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Why did Lincoln not free all the slaves in the Emancipation Proclamation?By 1863, was...

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alexkirk | Honors

Posted November 6, 2011 at 1:38 AM via web

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Why did Lincoln not free all the slaves in the Emancipation Proclamation?

By 1863, was the danger of the border states leaving really still a possibility?  Why didn't he simply decide the question, once and for all?

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brettd | High School Teacher | (Level 2) Educator Emeritus

Posted November 6, 2011 at 1:48 AM (Answer #1)

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Because it wasn’t politically, strategically, personally or practically possible.  In fact, the Emancipation Proclamation freed no slaves at all, as in September of 1862 no seceded state was yet under Union control.

First, consider the affect it would have on the Army.  Most of the soldiers who enlisted by choice did so because they believed they were fighting for union, not the freedom of slaves.  If it officially became a war about slavery, then it would be much harder for the Union Army to find recruits or even soldiers willing to aggressively fight.  And let’s not forget that while abolitionism was most prevalent in the north, it was by no means the dominant belief, and this was reflected in Congress as well.

Lincoln’s gravest concern was the status of the Border States, Maryland especially.  It was likely that the state would erupt into violent opposition if emancipation had been applied to them too.  Lincoln had already made more than 2000 unconstitutional arrests, including the Mayor and half the City Council of Baltimore when they began to discuss the possibility of secession, then he had threatened the Supreme Court after they called him on it.  Clearly his physical control of the state was precarious to say the least.  Lincoln wanted nothing to tip the balance and leave the capital as a lonely island between two seceding states.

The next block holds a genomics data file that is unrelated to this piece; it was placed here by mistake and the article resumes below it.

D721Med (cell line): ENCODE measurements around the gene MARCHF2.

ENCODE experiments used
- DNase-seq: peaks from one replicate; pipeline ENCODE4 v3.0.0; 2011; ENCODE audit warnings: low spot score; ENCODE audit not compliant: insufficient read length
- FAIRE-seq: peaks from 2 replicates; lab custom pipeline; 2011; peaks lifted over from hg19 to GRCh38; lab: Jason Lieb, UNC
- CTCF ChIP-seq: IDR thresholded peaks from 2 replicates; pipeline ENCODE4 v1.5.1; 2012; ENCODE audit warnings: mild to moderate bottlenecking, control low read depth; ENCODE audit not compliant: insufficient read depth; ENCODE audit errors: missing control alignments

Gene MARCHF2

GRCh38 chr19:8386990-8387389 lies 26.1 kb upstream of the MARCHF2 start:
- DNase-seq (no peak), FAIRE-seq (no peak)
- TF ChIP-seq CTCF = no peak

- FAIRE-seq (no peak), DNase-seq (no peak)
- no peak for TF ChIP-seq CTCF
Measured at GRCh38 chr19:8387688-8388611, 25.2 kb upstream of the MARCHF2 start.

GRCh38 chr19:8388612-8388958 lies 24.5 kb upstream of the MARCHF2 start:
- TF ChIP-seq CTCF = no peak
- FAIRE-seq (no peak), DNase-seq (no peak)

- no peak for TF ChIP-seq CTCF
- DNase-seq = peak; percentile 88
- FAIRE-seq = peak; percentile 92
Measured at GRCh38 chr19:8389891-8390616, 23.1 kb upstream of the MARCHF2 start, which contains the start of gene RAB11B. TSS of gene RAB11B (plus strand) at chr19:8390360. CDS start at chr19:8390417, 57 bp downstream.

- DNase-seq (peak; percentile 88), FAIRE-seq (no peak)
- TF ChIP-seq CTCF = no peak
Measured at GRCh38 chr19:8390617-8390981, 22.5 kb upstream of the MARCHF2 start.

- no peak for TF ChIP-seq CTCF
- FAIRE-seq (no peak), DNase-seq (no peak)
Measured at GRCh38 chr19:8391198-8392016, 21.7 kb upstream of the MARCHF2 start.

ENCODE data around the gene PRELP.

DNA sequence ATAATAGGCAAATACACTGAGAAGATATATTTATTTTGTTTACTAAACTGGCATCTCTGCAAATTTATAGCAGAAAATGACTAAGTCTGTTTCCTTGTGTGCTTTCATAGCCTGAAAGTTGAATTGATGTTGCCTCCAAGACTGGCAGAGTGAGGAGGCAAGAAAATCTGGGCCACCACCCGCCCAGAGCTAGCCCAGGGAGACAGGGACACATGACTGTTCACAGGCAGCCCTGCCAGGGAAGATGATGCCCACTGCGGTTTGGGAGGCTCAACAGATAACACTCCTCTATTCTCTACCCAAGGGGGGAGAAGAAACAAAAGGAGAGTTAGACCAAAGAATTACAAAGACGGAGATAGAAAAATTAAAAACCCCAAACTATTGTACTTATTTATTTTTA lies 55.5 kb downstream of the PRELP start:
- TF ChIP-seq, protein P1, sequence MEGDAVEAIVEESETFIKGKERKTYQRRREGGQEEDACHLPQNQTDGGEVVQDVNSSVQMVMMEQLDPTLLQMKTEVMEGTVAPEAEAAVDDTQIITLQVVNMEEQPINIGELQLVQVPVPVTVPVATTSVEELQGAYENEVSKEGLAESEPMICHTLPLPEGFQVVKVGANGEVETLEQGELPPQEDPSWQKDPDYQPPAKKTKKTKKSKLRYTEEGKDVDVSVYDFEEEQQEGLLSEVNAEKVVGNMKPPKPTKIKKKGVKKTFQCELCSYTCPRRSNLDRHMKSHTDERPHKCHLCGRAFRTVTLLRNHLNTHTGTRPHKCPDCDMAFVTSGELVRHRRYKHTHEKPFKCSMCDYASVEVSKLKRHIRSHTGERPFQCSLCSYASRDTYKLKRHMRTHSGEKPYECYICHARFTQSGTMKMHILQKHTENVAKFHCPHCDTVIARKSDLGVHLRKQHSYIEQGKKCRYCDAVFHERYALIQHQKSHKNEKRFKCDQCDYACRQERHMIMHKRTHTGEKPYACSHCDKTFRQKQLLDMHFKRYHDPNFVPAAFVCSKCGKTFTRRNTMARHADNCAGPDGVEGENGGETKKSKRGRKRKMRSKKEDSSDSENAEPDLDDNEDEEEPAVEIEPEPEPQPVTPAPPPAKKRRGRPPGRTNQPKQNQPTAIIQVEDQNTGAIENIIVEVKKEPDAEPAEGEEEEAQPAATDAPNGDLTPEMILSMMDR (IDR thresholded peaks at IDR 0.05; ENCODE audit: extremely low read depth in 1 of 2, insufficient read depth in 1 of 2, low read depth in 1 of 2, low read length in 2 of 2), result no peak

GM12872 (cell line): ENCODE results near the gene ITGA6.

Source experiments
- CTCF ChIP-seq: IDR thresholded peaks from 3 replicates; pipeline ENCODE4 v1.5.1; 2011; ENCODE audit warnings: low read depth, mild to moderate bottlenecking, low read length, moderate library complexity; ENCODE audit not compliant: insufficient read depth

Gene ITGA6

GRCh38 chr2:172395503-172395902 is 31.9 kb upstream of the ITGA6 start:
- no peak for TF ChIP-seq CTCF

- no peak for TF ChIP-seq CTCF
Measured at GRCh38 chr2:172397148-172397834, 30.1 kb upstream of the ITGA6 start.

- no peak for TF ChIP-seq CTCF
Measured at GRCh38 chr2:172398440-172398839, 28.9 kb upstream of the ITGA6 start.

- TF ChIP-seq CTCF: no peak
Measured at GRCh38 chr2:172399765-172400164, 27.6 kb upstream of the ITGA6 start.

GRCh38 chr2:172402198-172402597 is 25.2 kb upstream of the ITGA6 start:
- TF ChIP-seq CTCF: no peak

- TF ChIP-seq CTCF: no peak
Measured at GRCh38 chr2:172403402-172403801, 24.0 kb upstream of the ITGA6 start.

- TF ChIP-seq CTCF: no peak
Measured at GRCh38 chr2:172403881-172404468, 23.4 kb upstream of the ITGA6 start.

Lincoln’s priority was restoring the Union, as stated by him repeatedly throughout the conflict.  Abolition had to be his secondary concern.  In issuing the Emancipation Proclamation, he appeased his abolitionist critics who viewed it as a legal promise to abolish slavery once victory was achieved, helped to maintain control over the said border states (or at least did not hinder), and it attempted to foment rebellion on southern plantations through what he hoped would be a flood of runaway slaves headed for the Union territory, or even passively aiding the northern effort.  This did not happen, as most slaves did not even hear about the Proclamation until much later in the war, if at all.  It did affect northern free blacks, however, who saw a Union victory as a victory for abolition, and this led directly to the successful recruitment of 180,000 black troops by war’s end.

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